Pure espresso is better for a headache.
“Tea has other byproducts that in some people worsen headaches,” Dr. Nasseri explains. “Caffeine narrows blood vessels in the brain and slows the rush and pressure of blood flow to the brain, hence improving your headaches.”
Use a neti pot
A neti pot is a great tool for relieving a sinus headache, says Dr. Stacie Stephenson, Certified Nutrition Specialist, CEO of VibrantDoc and author of Vibrant: A Groundbreaking Program to Get Energized, Own Your Health, and Glow.
She recommends adding ½ teaspoon natural sea salt to 1 cup distilled water (or boiled and cooled tap water), then flush your sinuses with this saline mixture.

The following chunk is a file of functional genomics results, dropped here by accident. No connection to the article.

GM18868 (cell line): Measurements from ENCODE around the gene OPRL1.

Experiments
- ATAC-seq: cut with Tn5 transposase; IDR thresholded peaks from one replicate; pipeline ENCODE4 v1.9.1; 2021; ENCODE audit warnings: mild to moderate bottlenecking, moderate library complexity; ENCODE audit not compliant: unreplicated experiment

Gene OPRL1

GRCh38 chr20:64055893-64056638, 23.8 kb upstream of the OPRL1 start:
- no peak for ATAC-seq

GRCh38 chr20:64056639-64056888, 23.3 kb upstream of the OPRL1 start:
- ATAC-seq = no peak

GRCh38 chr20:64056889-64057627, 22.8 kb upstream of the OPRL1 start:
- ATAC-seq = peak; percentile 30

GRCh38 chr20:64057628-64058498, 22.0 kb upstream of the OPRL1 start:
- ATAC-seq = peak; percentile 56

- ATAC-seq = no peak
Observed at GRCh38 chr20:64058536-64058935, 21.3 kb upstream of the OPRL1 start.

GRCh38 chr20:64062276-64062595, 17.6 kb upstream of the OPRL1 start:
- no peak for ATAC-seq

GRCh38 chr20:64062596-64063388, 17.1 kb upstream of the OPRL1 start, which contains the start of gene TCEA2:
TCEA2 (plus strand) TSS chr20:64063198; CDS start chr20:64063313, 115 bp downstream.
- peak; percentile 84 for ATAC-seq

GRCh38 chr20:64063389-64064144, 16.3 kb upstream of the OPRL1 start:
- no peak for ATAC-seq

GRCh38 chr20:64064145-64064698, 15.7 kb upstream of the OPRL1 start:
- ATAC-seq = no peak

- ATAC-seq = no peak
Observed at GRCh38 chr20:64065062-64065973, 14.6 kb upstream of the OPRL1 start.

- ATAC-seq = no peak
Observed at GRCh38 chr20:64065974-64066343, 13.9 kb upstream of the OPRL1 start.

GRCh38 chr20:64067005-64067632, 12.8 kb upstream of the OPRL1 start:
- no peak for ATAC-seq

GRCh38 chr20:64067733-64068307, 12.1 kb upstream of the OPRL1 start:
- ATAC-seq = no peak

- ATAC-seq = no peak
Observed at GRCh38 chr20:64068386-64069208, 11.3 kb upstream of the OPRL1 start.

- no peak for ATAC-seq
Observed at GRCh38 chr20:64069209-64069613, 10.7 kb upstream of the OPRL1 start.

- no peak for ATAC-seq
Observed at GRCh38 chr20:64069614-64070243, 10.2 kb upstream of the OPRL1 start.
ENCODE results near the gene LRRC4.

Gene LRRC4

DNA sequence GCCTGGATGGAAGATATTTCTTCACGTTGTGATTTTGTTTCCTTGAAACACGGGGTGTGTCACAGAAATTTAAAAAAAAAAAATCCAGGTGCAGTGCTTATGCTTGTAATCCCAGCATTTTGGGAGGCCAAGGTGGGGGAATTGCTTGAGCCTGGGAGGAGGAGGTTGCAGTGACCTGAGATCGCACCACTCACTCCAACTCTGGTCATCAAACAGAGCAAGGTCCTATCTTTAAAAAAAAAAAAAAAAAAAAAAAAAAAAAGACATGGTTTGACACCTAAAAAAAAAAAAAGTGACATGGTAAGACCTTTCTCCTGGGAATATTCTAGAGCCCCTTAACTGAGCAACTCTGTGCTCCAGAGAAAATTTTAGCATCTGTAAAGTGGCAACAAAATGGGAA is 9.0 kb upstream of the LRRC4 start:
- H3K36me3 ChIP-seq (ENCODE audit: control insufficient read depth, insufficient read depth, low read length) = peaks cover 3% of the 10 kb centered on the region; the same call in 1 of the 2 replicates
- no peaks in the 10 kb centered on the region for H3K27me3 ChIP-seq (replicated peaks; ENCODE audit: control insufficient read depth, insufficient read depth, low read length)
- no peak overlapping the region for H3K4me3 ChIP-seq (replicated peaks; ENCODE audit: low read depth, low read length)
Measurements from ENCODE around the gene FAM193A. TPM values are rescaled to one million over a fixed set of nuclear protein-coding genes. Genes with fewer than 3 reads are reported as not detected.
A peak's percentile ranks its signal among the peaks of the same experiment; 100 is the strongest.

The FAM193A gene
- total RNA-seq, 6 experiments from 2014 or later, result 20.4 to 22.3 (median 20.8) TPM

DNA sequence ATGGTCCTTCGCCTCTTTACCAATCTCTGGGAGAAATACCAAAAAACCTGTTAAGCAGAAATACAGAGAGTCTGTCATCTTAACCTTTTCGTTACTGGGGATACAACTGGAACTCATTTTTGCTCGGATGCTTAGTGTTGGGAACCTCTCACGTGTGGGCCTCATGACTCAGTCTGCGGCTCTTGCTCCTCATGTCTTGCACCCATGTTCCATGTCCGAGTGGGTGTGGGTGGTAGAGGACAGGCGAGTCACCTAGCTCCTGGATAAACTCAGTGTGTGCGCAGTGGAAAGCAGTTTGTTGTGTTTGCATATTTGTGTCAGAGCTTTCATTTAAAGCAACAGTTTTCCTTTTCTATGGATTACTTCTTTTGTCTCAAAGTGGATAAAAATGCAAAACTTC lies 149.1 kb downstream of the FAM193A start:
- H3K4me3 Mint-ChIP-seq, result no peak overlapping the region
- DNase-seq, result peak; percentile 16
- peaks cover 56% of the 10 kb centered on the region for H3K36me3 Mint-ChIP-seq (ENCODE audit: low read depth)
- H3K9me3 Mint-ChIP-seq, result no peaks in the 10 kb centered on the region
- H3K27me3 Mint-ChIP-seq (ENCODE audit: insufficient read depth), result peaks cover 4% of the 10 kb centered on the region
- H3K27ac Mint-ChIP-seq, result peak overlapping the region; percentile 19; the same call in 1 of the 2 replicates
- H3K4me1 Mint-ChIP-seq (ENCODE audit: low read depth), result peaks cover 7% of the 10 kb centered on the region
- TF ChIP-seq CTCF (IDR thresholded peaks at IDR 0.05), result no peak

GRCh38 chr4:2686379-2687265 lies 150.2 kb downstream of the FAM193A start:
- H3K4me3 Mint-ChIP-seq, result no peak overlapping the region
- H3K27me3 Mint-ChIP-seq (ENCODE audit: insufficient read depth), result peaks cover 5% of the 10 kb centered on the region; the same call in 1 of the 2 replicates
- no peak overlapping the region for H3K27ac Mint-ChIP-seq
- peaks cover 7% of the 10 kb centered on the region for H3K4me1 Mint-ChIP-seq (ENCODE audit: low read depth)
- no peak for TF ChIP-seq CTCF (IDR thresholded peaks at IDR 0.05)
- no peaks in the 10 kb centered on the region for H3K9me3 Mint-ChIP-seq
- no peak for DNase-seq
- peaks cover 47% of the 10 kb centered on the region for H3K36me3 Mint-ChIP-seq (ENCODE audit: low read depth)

How to Prevent a Sinus Headache
Once you learn what’s causing your headache, you can take the steps to prevent them in the future. “If the inflammation comes because you have allergies, then identifying what you are allergic to and implementing reduction strategies can be helpful,” Dr. Epstein states.
First, avoid environmental triggers. Since seasonal allergies are a common cause of sinus headaches, it’s wise to limit your time outdoors—at least until your symptoms start improving.
“Avoid irritants such as strong perfumes/colognes and smoke that trigger inflammation of nasal mucosa and secretion of mucus,” says Dr. Nicole Aaronson, MD, pediatric otolaryngologist. “Keep the nasal passages moist with nasal saline spray and/or a humidifier. If there are underlying allergies, treat the allergies or avoid allergens when possible. Maintain good hydration to prevent nasal congestion.”